Where do oarlocks go?

 I'm building a Skerry. I'm wondering how one knows where to position the oarlocks. Do you factor in height? Arm length? Inseam? Is there a guide somewhere? I figure I'll probably want to get it right the first time and not have to reposition them.

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RE: Where do oarlocks go?

This is probably one of them things where, if you ask six oarsmen, you'll get about 13-1/2 answers, and if you ask six oarswomen, you'll get 13-1/2 more different answers.  Perform an internet search for "rowboat oarlock spacing" and you'll see what I mean.  An average will likely come at something around 12" or a bit less from the after edge of the seat in question to the center of the oarlock socket.

Some factors influencing variations from this (sometimes wild variations) are the length (long or short) of the proposed oarsman's arms, the height of his shoulders above his posterior when seated, the height of the oarlocks above the level of the seat (already determined by the designers in case of a Skerry, of course, but possibly different for the different seats avaliable), and maybe how much dunlop (how much the belly has done lopped over the belt) the oarsman is carrying.  Height or oarlocks above the water may also be a factor, as well as beam vs. length of oars vs. height above the waterline.  It may even matter whether the oarsman prefers to sit more forward or aft on the seat which means the width of the seat may also be a factor.  In the end, it's a complicated compromise of some complicated geometry, and you might change your mind after some experience.

The best thing to do is to start with whatever the building manual or accompaning sketches might suggest, mock the whole business up with clamps, and take up the oars to see how it feels before you mix any epoxy.  That's what we did with our Passagemaker Dinghy.

Here's a link:


...to a Flickr photo album with the shots from a camera we had mounted on a tripod going off automatically at intervals that day, which should give you some idea as to how we approached this.  Sing out if you have any questions or trouble with the Flickr business.

This was made much easier by doing this for the take-apart version of the PMD, which allowed us to get the main section of the boat sidewise so we could spread the oars without inhibition, one of the many virtues of that wonderful concept.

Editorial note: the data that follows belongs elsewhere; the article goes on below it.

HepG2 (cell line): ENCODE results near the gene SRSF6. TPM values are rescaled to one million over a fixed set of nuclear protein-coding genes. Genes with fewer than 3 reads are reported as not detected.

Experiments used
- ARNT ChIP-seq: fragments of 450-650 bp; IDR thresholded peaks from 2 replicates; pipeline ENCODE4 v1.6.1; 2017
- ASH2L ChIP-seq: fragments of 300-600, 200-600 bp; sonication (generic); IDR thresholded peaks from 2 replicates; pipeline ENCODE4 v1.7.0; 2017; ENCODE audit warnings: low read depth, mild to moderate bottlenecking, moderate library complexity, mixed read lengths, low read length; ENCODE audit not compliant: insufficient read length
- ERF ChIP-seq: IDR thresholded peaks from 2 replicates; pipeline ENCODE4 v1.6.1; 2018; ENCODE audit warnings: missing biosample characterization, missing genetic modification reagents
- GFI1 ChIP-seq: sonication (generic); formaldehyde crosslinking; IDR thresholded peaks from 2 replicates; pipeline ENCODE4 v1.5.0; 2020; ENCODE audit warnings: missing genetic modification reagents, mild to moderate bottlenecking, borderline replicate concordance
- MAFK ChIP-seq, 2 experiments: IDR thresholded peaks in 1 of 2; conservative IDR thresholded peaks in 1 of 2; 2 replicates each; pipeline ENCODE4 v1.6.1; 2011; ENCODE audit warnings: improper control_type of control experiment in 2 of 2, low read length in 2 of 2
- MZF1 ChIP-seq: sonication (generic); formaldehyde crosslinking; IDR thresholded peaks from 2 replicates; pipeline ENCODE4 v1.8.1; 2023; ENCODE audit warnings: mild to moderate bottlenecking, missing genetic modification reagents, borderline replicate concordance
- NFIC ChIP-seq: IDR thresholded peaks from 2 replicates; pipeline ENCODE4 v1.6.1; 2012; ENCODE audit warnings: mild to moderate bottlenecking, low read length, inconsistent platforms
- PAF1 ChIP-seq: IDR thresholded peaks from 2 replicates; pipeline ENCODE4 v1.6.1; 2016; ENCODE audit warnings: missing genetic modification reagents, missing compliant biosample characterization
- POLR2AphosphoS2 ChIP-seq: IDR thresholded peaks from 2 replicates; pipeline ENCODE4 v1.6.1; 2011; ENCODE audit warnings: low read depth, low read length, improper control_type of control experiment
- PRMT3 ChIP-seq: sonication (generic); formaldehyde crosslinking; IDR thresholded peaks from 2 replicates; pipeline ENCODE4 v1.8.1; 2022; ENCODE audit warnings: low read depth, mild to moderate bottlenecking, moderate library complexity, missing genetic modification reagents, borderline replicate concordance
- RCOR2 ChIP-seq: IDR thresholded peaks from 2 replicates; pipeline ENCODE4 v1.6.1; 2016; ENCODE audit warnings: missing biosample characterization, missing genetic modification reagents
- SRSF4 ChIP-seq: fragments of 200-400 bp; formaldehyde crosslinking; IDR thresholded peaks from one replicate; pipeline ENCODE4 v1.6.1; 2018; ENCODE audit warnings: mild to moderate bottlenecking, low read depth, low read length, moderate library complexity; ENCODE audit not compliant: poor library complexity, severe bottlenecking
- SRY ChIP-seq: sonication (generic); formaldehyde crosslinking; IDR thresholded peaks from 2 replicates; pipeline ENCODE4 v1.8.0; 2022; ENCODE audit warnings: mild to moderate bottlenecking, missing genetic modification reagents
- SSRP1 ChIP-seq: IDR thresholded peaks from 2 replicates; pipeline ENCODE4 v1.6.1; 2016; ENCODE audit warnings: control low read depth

RE: Where do oarlocks go?

The Skerry plans have them 17.5 inches to the rear of the centre frame. That's where I put mine, clamped them and checked to see if they were OK. They were so that's where I secured them. i'm 6' tall so a bit closer to the frame perhaps for a shorter rower. 

RE: Where do oarlocks go?

Often to the bottom of the sea...   

RE: Where do oarlocks go?

From the plans. Click to embiggen:

RE: Where do oarlocks go?



   Thank you all. I feel better. When I was a kid my dad built two 8-foot proms and my brothers and I rowed them hundreds of miles. I don't know how my dad placed the oarlocks, but to me they were perfect. One reason I'm building the Skerry is to recapture the pleasures and fun I enjoyed in those boats.

   If it matters, I'm 6' 4" tall, with size 14 feet.

   As for the Dunlop factor, my screen name is Potbelly Slim, so there's a bit of a lop, but I only weigh 207, so it's not like I'm obese.

RE: Where do oarlocks go?


I wish you all joy of rowing your Skerry.  I love to row.  Being a contrary person to begin with, going backward doesn't bother me much.  In fact, after all these years of towing and launching trailer boats, I go backward better'n I go forward, kinda like Mater in that movie Cars.  I back into parking spaces (when they ain't slanted), which makes my passengers crazy.

I had a Sea Pearl 21 (imagine a 21' rowboat with a cat-ketch sail rig) for 22 seasons, most of those with only a pair of 10' oars for auxiliary power.  Once I'd taught myself to row effectively (there was a pretty good learning curve with a boat that big), I found it to be quite enjoyable, which is, most of my sailing buddies thought I was nuts, which further is, they might have had a point, anyway, though they mostly came to me for rowing advice in the end.  Sometimes, on a day which was promising no wind, I'd leave the sailing rig ashore and just take her out for a nice, long row.

We passed that boat on to a new family in 2010, retaining stewardship of our Menger 19 catboat, and I found that I missed the rowing...a lot.  This was part of reason we decided to build our Passagemaker dinghy a few years later.  She's proven to be all we'd hoped as a rowboat, and an even better sailboat than we'd imagined.  It's been fun to teach some of my grandchildren to row, especially with the catboat serving as mother ship for overnight adventures.

I'll bet that Skerry is pure joy under oars.  You should have no trouble recapturing that simple pleasure of your youth.


RE: Where do oarlocks go?

Hooper's post may not have had the most info, but it was the best reply :-)



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